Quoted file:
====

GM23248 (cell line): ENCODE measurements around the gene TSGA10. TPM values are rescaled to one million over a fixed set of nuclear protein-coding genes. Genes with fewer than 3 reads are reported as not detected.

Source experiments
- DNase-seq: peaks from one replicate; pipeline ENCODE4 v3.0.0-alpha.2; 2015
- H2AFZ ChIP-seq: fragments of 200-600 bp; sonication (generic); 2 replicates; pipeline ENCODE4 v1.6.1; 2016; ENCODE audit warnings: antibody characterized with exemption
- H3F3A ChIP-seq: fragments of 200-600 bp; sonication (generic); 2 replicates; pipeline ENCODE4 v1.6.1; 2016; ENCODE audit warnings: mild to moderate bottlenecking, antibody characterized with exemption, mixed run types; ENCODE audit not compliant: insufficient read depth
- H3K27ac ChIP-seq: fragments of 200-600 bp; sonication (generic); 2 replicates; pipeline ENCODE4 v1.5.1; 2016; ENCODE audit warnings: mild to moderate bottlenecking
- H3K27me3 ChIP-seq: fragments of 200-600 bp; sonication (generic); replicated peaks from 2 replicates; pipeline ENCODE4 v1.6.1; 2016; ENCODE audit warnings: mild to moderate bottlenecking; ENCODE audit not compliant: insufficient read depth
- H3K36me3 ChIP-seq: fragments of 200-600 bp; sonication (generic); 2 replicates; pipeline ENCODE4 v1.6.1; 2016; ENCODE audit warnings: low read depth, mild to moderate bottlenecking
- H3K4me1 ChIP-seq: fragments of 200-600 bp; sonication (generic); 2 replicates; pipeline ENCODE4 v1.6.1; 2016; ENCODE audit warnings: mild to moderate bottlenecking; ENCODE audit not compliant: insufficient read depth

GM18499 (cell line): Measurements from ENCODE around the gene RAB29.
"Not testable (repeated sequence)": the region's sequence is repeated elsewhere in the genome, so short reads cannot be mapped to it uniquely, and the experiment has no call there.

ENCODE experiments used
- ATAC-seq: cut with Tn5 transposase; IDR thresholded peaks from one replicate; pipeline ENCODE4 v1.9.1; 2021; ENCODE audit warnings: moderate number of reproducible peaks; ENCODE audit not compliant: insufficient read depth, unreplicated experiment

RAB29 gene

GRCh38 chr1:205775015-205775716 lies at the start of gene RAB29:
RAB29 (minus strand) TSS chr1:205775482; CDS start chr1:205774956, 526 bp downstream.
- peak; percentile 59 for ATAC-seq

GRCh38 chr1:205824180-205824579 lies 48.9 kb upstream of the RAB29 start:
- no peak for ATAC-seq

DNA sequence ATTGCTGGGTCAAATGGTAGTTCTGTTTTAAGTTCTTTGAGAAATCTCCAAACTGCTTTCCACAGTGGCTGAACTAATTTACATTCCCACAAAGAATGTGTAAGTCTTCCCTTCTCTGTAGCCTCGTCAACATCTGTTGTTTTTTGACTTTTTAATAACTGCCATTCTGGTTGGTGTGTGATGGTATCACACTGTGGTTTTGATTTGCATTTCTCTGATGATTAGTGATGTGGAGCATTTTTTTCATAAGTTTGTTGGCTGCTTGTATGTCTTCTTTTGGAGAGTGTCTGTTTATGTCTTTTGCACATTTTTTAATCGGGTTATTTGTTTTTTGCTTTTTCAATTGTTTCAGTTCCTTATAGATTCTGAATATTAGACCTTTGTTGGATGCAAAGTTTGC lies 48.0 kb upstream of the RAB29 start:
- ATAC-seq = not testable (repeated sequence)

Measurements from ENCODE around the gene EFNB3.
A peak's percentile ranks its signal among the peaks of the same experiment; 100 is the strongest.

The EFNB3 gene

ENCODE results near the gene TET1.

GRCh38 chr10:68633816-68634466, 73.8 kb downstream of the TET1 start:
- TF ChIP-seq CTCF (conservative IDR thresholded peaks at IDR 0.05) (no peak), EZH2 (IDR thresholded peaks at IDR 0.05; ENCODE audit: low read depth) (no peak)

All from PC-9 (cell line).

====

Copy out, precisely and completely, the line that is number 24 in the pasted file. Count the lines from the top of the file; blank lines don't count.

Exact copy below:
The EFNB3 gene